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Support Care Cancer. 2018 Feb;26(2):575-583. doi: 10.1007/s00520-017-3869-3. Epub 2017 Aug 28.

Cognitive functioning and quality of life following chemotherapy in pre- and peri-menopausal women with breast cancer.

Author information

1
University of Kansas Cancer Center, 2330 Shawnee Mission, Parkway, Westwood, KS, 66205, USA.
2
University of Kansas School of Nursing, 3901 Rainbow Blvd, MS 4043, Kansas City, KS, 66160, USA. jmyers@kumc.edu.
3
School of Nursing, University of Pittsburgh, 360 Victoria Building, 3500 Victoria Street, Pittsburgh, PA, 15261, USA. jmyers@kumc.edu.
4
University of Kansas Medical Center, 3901 Rainbow Blvd, MS 4033, Kansas City, KS, 66160, USA.
5
School of Nursing, University of Pittsburgh, 360 Victoria Building, 3500 Victoria Street, Pittsburgh, PA, 15261, USA.
6
Department of Psychology, University of California, 1285 Franz Hall, Los Angeles, CA, 90095-1563, USA.

Abstract

PURPOSE:

The purpose of the study was to prospectively examine changes in subjective and objective cognitive functions and quality of life (QOL) for pre- and peri-menopausal women receiving chemotherapy for breast cancer and to explore potential predictors of cognitive changes.

METHODS:

Participants were assessed as follows: prior to chemotherapy (T1), after cycle 3 (T2), within 2-3 weeks of completing adjuvant chemotherapy (T3) (N = 20), and 8+ years later (T4; n = 18). Objective cognitive function was measured with the High Sensitivity Cognitive Screen (T1, T3, T4). Subjective measures for cognitive function, depressive symptoms, fatigue, and mental and physical QOL were assessed at all time points. Estradiol levels were measured at T1, T2, and T3. The Functional Assessment of Cancer Therapy-Cognition and the MD Anderson Cancer Symptom Inventory item for neuropathy were administered at T4.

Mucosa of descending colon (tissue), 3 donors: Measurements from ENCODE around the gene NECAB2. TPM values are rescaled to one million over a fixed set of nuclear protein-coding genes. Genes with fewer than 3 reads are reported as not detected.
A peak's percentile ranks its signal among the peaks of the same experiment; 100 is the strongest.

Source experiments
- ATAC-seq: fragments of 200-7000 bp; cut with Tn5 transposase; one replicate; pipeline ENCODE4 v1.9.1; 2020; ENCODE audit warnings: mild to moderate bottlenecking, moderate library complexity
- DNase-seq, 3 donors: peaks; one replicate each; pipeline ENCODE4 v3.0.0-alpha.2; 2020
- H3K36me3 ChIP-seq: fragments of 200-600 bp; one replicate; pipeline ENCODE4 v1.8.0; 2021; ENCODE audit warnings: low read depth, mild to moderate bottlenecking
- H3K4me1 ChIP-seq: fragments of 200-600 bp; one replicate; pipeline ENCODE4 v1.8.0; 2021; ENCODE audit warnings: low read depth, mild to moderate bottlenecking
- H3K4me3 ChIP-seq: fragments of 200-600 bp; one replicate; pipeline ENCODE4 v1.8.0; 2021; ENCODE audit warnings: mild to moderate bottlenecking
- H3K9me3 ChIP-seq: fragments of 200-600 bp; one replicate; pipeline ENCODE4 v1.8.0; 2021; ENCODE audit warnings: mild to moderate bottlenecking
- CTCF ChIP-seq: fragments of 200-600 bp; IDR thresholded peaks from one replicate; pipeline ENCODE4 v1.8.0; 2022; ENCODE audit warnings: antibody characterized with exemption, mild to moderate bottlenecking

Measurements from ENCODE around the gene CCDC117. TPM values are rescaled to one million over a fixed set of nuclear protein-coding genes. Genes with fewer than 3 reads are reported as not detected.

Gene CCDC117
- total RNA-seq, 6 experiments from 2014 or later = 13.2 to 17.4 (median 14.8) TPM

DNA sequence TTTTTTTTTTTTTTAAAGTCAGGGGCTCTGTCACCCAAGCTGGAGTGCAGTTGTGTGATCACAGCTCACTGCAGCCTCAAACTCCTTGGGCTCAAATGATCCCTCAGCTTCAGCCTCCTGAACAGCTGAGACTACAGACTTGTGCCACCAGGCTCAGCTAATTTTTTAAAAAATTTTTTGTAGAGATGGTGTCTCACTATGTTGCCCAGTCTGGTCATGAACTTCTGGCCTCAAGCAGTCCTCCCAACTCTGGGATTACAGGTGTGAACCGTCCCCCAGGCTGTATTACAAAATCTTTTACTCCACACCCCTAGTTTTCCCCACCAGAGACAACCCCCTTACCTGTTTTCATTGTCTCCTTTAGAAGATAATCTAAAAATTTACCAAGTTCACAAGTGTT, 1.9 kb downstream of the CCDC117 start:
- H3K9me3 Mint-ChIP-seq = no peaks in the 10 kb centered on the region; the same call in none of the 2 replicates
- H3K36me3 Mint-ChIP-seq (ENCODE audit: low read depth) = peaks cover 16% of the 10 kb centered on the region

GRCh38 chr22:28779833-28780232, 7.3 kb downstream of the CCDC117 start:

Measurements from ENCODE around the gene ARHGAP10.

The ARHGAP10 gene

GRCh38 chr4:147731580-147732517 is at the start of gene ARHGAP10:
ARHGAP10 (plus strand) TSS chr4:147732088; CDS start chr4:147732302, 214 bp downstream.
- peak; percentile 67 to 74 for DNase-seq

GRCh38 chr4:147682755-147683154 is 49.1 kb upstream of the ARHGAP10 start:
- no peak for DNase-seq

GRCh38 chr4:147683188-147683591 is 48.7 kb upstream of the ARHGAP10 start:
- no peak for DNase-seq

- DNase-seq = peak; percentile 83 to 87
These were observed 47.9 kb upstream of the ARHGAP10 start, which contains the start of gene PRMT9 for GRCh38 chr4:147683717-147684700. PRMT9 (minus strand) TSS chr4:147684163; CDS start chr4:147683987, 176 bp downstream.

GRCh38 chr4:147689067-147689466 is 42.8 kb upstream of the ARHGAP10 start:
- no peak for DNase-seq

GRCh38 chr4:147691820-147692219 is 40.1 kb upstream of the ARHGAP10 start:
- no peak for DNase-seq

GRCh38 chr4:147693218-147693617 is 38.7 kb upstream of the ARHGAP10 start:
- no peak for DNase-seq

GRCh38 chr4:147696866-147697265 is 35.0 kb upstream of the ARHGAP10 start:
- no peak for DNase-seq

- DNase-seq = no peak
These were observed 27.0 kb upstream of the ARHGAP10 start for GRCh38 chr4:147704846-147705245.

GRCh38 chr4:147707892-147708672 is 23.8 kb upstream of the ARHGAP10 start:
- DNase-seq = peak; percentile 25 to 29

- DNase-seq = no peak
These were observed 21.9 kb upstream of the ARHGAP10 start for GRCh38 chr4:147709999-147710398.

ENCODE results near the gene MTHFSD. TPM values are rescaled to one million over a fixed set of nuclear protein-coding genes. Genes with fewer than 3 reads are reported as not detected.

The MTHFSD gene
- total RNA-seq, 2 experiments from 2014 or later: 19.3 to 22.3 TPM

RESULTS:

No significant changes in objective cognitive function were found. However, participants reported decreased cognitive function over the course of treatment accompanied by depressive symptoms and fatigue. Depression and fatigue returned to near-baseline levels at T4, but over half of the participants continued to report mild to moderate depression. Estradiol levels were not associated with cognitive function. Neuropathy and higher body mass index (BMI) were associated with persistent cognitive complaints at T4 (adjusted R 2 = 0.712, p = 0.001). Higher QOL was correlated with better subjective cognitive function (r = 0.705, p = 0.002) and lower body mass index (r = - 0.502, p = 0.017) at T4.

CONCLUSIONS:

Further investigation of BMI, neuropathy, and depressive symptoms as predictors of persistent cognitive dysfunction following chemotherapy for breast cancer is warranted.

KEYWORDS:

Breast cancer; Chemotherapy; Cognitive function; Pre-menopausal; Quality of life

PMID:
28849337
PMCID:
PMC5754254
DOI:
10.1007/s00520-017-3869-3
[Indexed for MEDLINE]
Free PMC Article

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